Unrest in Jordan and Syria after Tumoil in Bahrain and Yemen - Arab Reawakening in full swing?
By RANYA KADRI and ETHAN BRONNER
New York Times, March 25, 2011
AMMAN, Jordan — Riot police stormed a pro-democracy rally here in the Jordanian capital on Friday, leaving one man dead, injuring scores of other people and dispersing with water cannons a 1,000-person tent camp set up the previous day to resemble Tahrir Square in Cairo.
Witnesses said the violence — the worst since demonstrations began in Jordan in January — came after some 200 pro-government counterdemonstrators using sticks and rocks attacked the protesters, who fought back. The riot police were called in, and they broke up the fighting as well as the tent camp.
The Interior Ministry said the man who died in the fighting, Khairi Jamil Saad, 56, an unemployed father of five, suffered a fatal heart attack, But his son, Nasser Saad, said in an interview that the riot police had attacked and beaten them both. He said he saw his father’s body at the hospital. His teeth were broken and he had signs of being beaten on his hands, legs and ears.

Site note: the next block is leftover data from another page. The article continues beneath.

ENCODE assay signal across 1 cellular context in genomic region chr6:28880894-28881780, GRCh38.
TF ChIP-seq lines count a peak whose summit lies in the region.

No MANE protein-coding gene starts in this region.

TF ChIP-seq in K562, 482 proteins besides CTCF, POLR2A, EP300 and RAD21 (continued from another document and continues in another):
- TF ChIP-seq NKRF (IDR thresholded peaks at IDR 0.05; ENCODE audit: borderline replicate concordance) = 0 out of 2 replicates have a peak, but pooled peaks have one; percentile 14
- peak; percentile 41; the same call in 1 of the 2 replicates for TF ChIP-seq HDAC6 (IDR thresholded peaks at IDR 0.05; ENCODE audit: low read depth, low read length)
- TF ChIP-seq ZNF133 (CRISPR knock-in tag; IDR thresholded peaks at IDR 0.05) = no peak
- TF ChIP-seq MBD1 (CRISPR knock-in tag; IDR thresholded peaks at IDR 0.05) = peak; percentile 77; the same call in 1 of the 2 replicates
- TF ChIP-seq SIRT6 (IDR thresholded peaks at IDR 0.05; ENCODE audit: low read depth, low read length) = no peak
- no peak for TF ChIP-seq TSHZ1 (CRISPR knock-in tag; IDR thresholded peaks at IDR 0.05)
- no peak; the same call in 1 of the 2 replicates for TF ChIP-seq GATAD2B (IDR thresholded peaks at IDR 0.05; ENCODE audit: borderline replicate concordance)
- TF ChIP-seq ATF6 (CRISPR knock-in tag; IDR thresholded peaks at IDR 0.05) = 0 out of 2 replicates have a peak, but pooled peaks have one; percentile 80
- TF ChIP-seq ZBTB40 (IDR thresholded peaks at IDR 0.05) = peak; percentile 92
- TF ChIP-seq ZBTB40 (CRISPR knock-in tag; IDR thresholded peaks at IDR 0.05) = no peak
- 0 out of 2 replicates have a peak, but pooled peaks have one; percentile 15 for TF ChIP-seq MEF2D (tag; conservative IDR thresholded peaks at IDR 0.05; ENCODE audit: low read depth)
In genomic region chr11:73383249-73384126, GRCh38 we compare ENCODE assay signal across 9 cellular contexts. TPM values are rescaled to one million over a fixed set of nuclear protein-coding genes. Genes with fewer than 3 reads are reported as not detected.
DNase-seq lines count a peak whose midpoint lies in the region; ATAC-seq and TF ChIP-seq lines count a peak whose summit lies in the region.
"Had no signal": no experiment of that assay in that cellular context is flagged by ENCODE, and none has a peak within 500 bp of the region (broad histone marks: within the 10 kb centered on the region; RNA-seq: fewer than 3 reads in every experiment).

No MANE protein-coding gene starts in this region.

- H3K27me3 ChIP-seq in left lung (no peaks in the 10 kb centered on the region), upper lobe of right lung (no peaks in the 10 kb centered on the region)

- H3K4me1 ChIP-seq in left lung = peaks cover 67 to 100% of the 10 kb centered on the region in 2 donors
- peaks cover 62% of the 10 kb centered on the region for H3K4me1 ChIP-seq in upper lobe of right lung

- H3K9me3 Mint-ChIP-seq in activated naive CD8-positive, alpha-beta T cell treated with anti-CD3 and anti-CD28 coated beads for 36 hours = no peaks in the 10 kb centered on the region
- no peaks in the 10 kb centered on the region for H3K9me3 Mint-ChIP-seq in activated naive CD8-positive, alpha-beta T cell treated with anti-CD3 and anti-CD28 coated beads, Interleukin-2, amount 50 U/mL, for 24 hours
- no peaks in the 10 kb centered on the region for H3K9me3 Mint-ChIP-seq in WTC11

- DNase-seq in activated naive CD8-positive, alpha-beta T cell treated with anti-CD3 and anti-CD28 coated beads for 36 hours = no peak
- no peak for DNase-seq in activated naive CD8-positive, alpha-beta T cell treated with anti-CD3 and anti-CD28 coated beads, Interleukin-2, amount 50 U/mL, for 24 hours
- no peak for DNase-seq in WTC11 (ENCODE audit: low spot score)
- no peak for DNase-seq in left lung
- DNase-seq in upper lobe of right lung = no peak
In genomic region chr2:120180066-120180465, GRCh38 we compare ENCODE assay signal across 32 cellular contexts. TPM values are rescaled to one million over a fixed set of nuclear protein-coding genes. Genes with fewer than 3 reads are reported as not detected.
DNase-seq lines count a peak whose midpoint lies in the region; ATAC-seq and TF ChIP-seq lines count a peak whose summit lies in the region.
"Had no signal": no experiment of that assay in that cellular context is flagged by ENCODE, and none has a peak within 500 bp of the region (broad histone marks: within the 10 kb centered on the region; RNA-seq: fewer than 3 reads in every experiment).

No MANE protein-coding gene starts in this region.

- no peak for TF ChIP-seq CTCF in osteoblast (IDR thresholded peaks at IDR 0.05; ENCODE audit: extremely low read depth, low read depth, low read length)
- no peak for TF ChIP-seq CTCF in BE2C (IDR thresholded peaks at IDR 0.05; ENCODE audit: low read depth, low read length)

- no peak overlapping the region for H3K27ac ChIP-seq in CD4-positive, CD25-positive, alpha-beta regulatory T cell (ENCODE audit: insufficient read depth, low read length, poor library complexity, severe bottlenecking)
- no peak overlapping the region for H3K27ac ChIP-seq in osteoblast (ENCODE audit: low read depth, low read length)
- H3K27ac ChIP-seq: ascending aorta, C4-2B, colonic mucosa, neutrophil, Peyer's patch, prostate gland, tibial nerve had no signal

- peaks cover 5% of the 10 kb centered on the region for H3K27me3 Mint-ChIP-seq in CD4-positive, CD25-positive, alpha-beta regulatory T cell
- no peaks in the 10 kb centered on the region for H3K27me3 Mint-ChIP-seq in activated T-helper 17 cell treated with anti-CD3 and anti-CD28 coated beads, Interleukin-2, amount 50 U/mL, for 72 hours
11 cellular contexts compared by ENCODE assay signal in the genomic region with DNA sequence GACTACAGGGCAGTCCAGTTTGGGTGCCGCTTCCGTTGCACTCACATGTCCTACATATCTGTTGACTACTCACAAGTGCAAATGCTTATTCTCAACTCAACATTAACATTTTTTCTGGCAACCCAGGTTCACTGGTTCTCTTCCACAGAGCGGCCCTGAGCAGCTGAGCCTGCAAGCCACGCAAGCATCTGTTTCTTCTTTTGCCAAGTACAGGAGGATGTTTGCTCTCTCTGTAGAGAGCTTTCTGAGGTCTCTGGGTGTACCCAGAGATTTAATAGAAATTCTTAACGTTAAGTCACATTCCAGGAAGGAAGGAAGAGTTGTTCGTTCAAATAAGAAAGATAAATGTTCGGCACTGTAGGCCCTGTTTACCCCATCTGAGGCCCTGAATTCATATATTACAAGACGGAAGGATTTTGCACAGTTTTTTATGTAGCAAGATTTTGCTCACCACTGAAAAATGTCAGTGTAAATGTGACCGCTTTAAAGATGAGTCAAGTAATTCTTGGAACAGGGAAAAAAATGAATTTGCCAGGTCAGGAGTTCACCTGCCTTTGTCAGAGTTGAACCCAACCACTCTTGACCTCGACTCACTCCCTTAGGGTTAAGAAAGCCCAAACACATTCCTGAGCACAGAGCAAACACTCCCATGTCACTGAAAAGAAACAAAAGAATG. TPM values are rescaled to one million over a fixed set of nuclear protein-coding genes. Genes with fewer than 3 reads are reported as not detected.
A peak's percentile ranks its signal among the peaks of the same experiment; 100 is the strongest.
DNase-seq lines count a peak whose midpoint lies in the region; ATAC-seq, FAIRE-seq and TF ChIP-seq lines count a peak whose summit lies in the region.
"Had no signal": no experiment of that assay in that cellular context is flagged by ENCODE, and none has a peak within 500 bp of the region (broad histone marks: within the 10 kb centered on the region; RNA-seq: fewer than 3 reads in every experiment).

At least 100 injured demonstrators were at the hospital, and protest organizers said four of them were later arrested by police.
Three eyewitnesses said they saw distinct evidence of collusion between the pro-government demonstrators and the riot police. After the tent camp was destroyed, they said, the two groups sang and celebrated together.
The tent camp had been set up by a new organization calling itself the March 24th Movement because of its plan to camp out from Thursday until demands for reform were met, as had occurred in Tahrir Square. The organizers were calling for an end to corruption and autocracy and greater economic equality.
As discontent has rolled across the Arab world in recent months, King Abdullah II of Jordan fired his cabinet and ordered his new prime minister, Marouf el-Bakhit, to begin serious electoral reforms and reach out to all elements of Jordanian society, including the Muslim Brotherhood.
But the reform process has not moved quickly and pro-democracy forces have grown impatient. Jordan is a close American ally and Defense Secretary Robert M. Gates visited with King Abdullah on Friday, flying to his palace and back by helicopter, with no direct contact with the political unrest.
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